Printer Friendly



ABSTRACT: After designing new pollen trap a trial was laid down in March, 2011 in the premises of HBRI, NARC, Islamabad on sixteen honeybee colonies. All the colonies selected were alike with respect to number of frames and bees present in them. The colonies were divided into four groups. On the first group the Gujranwala (local) pollen trap was clipped while on the second group the newly devised HBRI trap was clipped, on the third group bottom board pollen trap was fitted and on the fourth group Chinese pollen trap was clipped. The pollen drops down through the screens into pollen tray. The weight of pollen collected was compared and it was found that newly design pollen trap (second group) highly significant differ as compared to other three groups (Gujranwala, bottom board, china trap).

The total yield of pollen from Gujranwala trap, HBRI, fixed bottom board and the c hina clipped trap in gm were found to be 83.00 +- 3.92 (Mean +- SE) ,121.50 +- 2.87 (Mean +- SE), 79.50 +- 2.33 (Mean +- SE), 66.00 +- 1.78 (Mean +- SE) respectively. The honey extracted from bee hives with all types of pollen traps was compared and no difference was observed in honey yield.

Key words: Honeybee, Apis mellifera, Pollen, pollen trap, honey yield, Sarsoon.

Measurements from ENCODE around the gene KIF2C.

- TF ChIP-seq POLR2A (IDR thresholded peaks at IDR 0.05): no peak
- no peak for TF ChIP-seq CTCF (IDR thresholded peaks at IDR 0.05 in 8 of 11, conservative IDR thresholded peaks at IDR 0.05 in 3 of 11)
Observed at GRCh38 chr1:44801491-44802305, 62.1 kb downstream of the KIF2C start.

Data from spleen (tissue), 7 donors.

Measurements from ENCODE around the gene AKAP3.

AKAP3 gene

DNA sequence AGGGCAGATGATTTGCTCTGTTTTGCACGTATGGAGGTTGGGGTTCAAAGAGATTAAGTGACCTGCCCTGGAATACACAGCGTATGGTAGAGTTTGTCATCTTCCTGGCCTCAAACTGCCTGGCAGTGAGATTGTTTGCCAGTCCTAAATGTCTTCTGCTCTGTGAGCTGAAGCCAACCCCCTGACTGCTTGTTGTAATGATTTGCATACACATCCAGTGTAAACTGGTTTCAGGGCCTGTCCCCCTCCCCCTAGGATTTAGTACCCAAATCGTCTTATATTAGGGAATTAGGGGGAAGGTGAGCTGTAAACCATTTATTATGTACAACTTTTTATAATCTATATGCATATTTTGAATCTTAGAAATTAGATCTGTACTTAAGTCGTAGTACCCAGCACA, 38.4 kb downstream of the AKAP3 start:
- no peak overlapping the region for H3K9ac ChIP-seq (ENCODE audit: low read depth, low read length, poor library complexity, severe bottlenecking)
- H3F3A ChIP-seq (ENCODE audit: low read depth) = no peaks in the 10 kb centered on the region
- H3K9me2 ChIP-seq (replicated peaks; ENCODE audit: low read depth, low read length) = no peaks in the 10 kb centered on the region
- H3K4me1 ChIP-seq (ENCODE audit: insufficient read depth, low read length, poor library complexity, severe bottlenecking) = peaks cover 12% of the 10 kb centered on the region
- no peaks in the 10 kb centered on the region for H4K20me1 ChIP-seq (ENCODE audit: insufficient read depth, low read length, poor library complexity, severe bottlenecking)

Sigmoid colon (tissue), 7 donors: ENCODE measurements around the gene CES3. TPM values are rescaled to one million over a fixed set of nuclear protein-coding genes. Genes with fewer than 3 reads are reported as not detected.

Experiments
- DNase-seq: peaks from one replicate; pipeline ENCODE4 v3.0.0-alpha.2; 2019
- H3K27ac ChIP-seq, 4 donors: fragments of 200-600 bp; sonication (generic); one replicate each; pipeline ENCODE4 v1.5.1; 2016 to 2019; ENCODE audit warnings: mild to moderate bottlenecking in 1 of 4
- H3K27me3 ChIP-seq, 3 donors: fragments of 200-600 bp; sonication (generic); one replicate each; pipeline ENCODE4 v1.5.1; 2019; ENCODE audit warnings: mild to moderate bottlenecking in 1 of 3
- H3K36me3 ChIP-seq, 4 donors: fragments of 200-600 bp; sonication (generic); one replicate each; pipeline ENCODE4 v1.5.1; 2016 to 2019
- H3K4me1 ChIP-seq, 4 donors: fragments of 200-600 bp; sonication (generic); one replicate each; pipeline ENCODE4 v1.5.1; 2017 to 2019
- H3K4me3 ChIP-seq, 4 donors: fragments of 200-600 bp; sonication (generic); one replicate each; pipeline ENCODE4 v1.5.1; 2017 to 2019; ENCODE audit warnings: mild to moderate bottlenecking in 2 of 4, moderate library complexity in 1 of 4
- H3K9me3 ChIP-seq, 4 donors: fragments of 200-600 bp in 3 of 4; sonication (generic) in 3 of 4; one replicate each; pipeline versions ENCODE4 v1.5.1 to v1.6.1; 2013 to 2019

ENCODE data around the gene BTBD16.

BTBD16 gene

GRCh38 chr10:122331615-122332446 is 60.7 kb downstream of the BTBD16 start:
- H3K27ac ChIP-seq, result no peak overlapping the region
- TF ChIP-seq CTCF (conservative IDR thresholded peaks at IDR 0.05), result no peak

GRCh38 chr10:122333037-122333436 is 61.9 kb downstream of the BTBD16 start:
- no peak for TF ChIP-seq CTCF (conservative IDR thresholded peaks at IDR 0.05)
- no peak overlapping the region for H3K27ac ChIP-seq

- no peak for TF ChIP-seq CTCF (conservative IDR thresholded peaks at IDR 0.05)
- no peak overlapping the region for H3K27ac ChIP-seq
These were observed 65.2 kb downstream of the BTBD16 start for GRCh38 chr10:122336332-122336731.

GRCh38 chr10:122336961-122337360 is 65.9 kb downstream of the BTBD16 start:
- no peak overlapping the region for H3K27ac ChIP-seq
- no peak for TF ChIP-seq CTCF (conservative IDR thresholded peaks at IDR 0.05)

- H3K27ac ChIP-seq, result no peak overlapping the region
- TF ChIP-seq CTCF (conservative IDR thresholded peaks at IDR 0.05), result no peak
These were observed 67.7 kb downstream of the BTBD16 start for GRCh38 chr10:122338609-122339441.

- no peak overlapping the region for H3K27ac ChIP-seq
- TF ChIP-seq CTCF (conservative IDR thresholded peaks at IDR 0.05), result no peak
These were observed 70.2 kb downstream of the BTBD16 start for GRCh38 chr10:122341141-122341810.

Pollen traps called pollen guards were first used by Farrar (1934) to prevent bees from bringing pollen into the hive. Todd and Bishop (1940) improved these guards by changing the grid from perforated metal to 5- mesh hardware cloth. For pollen identification studies Nye (1959) constructed a trap that fit underneath the hive and had an opening on the side for removing the tray filled with pollen. A trap that was inserted in the front entrance for obtaining small samples of pollen in short time was developed by Stewart and Shimanuki (1971). The use of pollen trap in pollen studies is not a new phenomenon. Wille et al., (1985) reported that the weight of pollen collected by a colony, which is calculated from amounts collected in pollen traps, varies from 10 to 25kg/year.

Pollen traps vary greatly in design and positioning on the hive, but the basic principle is same i.e. a grid to remove the pollen from the bees and a tray to collect them. Moisture in the pollen may be a serious problem in areas where humidity is high, so the traps should be weather proof and installed carefully to keep out moisture. Pollen should only be collected from disease free colonies and trapping should be done only during pollen flow of one quarter pound per day. During major nectar flows, pollen trapping is un-profitable as grids slow down bee activity which ultimately reduces honey production (Nelson, 1987).